The Culture Company’s finance manager is tasked with producing monthly reports on what is being spent. The council also has the authority to conduct periodic auditing and check the annual accounts. But the procurement process – from hiring artists to booking facilities for events – is a duty solely of the Culture Company.

    This year, the Culture Company’s wage bill will be £4.2m for a staff of about 100, rising again next year. The total from Over its lifespan from 2003 to 2008 the total wage bill will amount to around £16m.

    It seems an age ago since the Liverpool culture bid’s dream- team were unveiled with so much promise of great things to come: University of California graduate Kris Donaldson, who had been involved in the sponsorship campaign for the Sydney Olympics in 2000; Mr Harborow, former commercial manager of the Manchester Commonwealth Games; and Millennium Dome commercial manager Kevin Johnson as the first chief operating officer.

    Liverpool, it seemed, had struck Olympic gold. “We needed a top team and we have got just that,” said a culture insider at the time.

    But Mr Johnson was gone within weeks for “family reasons”, an early sign of the problems which would follow.

    Whether Liverpool’s cultural gold is now turning to dust remains to be seen.
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    It is a fact that the culture company couldn't organise a Piss up in a hard drinking town

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    Quote Originally Posted by AK1 View Post
    The council should concentrate on getting this mess cleared up, finding those to blame and dealing with them.
    THE fallout from the cancellation of the Mathew Street Festival refused to go away last night after the Labour leader demanded resignations.

    Cllr Joe Anderson said council leader Warren Bradley, council chief executive Colin Hilton, or the chief executive of the Culture Company, Jason Harborow, should do the “honest and honourable thing”.

    “Somebody has to take ultimate responsibility,” he said.

    “It’s cost the city hundreds of thousands of pounds, and Liverpool’s reputation has been damaged locally, nationally and internationally.

    “Our reputation has been damaged at a crucial time in our birthday year, and somebody has to accept responsibility for that.

    More...

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    LIVERPOOL’S Culture Company is set to be dismantled in the fallout of the Mathew Street Festival saga. Read
    Liverpool in Pictures/ YO! Liverpool has taken me over 10 years to develop and maintain.

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    Better later than never one can only suppose.
    War is the terrorism of the rich... Terrorism is the war of the poor. - Peter Ustinov

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    Default not very credible inquiry to go on and on

    Cash cut ‘led to Mathew Street fiasco’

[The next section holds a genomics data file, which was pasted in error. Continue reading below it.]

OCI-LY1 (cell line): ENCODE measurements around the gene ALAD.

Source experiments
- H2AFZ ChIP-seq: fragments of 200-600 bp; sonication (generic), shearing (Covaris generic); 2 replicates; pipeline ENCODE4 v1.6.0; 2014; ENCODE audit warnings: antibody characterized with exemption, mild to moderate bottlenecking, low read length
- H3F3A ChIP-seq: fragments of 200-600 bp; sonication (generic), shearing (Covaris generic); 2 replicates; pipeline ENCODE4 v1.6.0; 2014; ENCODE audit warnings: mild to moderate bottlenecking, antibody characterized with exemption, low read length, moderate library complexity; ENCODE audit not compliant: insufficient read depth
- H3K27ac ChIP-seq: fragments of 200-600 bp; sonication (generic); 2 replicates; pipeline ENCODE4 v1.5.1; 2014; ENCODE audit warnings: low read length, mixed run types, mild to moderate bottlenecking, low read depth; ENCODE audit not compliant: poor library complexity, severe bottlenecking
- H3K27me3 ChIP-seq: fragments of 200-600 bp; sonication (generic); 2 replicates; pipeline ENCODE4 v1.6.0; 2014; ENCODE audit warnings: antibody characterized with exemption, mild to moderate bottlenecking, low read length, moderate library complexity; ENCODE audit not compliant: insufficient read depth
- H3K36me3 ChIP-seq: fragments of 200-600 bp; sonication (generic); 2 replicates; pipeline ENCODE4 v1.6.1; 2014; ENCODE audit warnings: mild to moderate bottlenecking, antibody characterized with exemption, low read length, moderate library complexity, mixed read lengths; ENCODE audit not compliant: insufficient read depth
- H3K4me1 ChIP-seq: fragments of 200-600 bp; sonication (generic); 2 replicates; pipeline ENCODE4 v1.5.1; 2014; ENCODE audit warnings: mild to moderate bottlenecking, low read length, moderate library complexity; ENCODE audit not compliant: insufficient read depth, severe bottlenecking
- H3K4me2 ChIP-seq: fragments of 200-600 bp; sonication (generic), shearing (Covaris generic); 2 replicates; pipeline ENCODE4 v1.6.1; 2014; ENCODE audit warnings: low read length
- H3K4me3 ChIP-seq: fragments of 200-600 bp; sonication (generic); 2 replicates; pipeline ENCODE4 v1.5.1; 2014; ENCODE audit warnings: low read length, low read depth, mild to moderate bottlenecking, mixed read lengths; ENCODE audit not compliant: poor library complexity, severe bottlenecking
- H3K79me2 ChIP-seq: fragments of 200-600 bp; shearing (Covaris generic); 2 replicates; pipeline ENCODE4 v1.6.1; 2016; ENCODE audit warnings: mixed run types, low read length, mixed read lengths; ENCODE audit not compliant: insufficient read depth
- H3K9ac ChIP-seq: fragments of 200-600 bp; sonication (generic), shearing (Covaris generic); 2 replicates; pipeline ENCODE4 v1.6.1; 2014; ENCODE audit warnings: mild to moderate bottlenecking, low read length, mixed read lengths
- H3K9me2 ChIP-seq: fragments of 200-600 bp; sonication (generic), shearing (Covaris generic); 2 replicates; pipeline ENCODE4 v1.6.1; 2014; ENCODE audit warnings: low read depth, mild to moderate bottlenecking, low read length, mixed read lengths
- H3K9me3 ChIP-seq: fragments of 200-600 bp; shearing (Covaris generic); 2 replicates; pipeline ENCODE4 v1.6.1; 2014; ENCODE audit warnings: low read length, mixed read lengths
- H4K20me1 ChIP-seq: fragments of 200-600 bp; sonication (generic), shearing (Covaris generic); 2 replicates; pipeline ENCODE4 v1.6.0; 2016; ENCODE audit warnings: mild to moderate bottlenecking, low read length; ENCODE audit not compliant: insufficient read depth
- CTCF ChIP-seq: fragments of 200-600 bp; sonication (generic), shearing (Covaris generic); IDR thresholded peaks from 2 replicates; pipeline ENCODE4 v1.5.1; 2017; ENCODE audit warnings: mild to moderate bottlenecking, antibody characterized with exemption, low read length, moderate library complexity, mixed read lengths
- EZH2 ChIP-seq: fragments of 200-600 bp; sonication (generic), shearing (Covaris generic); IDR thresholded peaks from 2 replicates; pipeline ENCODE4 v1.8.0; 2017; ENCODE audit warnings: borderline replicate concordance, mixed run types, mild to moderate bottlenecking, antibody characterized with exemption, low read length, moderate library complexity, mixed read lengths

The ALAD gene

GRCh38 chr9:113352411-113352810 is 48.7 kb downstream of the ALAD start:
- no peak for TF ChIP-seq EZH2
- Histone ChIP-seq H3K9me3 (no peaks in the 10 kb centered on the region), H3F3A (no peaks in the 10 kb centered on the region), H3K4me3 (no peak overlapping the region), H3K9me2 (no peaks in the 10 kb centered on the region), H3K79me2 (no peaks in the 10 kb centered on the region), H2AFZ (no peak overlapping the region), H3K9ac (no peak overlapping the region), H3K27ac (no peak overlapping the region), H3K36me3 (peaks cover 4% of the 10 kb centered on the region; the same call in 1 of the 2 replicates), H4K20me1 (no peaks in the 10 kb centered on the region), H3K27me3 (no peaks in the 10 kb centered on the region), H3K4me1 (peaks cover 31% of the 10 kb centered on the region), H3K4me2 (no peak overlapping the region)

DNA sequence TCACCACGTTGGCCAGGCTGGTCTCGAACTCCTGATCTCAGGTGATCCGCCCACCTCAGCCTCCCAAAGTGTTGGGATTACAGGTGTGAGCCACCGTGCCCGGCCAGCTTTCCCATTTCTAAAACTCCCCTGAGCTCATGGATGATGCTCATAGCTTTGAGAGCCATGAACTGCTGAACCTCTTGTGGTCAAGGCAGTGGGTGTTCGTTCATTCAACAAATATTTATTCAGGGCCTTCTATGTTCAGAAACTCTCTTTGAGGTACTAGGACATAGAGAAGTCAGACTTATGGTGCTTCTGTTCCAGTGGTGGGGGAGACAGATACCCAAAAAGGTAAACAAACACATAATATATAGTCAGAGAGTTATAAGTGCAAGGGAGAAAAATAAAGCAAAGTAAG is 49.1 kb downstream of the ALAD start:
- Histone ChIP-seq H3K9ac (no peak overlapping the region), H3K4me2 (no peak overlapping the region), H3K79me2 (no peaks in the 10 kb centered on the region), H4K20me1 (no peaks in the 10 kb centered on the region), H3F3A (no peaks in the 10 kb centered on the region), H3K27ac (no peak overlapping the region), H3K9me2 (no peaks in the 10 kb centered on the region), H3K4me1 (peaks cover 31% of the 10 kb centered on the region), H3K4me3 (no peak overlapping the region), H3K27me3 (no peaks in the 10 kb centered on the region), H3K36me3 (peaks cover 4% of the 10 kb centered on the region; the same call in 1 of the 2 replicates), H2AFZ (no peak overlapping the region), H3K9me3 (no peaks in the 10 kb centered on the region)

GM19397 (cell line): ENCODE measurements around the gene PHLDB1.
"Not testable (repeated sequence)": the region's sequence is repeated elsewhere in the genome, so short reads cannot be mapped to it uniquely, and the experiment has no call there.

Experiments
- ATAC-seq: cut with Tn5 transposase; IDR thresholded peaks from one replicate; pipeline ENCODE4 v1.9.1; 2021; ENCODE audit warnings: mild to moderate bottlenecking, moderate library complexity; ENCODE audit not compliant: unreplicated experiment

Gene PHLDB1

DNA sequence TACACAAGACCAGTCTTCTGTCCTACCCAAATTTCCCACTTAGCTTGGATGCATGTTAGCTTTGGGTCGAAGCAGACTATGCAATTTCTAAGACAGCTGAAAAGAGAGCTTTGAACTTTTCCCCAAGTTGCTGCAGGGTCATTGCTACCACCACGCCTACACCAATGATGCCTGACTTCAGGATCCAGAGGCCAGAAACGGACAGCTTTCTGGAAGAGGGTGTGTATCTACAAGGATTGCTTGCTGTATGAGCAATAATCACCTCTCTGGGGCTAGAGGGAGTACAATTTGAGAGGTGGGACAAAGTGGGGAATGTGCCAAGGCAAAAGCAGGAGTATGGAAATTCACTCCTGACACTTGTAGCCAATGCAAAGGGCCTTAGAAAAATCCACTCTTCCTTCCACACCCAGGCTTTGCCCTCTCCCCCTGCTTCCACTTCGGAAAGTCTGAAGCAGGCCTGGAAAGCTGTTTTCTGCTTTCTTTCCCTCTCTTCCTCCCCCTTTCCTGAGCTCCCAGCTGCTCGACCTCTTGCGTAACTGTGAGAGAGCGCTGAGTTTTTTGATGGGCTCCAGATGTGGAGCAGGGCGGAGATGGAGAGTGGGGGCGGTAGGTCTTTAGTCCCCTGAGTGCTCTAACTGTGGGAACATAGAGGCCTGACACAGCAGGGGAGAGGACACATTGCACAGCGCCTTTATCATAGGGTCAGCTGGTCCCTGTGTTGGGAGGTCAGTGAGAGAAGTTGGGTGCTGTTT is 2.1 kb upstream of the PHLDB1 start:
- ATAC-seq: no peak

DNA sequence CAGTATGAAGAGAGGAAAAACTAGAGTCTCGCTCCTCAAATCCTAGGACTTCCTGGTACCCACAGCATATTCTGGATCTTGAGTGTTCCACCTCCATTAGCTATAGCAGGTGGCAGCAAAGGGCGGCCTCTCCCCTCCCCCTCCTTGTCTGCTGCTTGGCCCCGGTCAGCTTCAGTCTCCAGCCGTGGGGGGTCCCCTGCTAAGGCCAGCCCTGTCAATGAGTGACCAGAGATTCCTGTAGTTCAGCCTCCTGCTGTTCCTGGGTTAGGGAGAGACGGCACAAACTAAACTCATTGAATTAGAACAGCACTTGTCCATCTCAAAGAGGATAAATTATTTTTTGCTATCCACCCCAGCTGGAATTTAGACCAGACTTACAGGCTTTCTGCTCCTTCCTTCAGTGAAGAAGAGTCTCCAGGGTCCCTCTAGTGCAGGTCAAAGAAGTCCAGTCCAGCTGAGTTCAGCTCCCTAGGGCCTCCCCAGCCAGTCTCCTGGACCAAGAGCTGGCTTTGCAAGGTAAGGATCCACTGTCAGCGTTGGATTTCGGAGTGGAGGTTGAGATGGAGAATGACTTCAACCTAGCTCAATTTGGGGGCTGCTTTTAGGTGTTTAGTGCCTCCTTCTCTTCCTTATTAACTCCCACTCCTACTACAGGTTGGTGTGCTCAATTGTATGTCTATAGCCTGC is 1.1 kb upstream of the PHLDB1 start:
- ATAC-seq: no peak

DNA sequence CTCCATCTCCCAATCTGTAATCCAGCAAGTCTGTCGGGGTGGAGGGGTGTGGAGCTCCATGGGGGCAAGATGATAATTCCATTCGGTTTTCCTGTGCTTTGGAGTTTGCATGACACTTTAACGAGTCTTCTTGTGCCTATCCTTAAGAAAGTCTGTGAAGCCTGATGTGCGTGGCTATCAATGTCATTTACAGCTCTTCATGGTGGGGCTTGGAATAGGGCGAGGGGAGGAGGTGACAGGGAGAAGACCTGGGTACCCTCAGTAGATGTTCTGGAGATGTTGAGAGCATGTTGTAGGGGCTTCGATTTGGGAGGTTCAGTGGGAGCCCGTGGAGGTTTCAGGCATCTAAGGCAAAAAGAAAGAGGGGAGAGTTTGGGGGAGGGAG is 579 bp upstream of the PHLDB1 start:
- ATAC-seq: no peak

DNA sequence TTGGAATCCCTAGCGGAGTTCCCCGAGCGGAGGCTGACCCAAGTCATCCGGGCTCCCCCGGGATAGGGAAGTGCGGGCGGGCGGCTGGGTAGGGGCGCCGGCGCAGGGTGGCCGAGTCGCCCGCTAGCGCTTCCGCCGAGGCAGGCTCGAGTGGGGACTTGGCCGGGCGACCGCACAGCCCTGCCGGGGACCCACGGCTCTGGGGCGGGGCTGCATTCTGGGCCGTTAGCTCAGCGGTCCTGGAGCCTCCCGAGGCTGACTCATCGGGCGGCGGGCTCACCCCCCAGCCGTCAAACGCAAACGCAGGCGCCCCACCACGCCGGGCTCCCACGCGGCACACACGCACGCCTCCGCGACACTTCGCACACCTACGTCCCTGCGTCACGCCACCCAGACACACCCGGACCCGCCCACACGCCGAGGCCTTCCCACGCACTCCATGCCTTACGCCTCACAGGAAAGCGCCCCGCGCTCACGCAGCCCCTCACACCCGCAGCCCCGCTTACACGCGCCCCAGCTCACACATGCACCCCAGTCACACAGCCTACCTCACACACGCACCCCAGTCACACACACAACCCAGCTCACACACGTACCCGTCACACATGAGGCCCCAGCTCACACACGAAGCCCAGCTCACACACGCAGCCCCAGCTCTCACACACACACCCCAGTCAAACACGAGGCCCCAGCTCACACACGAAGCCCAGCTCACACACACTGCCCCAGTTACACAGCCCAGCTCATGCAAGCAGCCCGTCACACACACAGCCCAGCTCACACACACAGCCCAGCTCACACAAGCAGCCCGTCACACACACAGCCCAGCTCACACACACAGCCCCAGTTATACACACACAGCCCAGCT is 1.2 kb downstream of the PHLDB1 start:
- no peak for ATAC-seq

Sep 4 2007

    by David Bartlett, Liverpool Daily Post

    A MASSIVE cut in the budget for the Mathew Street Festival played a part in its cancellation, it was claimed last night.

    In 2006, £680,000 was spent on the festival, but this year just £400,000 was set aside for the event by the city council.

    Last night, deputy Labour opposition leader Paul Brant said it should have been clear that cutting the budget to £400,000 could have safety implications, which in the end led to the cancellation of the festival’s famous outdoor stages.

    It left thousands of fans disappointed and saw the number of visitors to the alternative indoor festival suffer a huge drop from previous years. Officials said that the 2006 budget had been £500,000 but there had been an overspend, and this year the money intended for the festival had been reduced because the scale of the festival was smaller.

    They pledged the budget would go back to £500,000 for the 2008 festival in Liverpool’s Capital of Culture year.

    The new row came as councillors prepared for the first major public debate on the festival.

    A meeting tomorrow night will see calls for a vote of no confidence in council leader Warren Bradley backed by demands for an independent inquiry led by a QC to investigate the cancellation of the festival on health and safety grounds.

    It also follows claims from the former events manager at the Culture Company, Lee Forde, that he had grave concerns about the resourcing of events about a year ago.

    Last week he revealed he quit his job in June because he felt he did not have enough resources to deliver the 800th birthday weekend celebrations (which included the Mathew Street Festival) and events into 2008.

    Mr Forde is pursuing a claim against Liverpool City Council for constructive dismissal.

    Later this week, Cllr Bradley will be giving evidence before the internal council inquiry into the fiasco.

    The inquiry had been expected to report its findings relatively quickly but insiders said it could be the end of September before there was a result.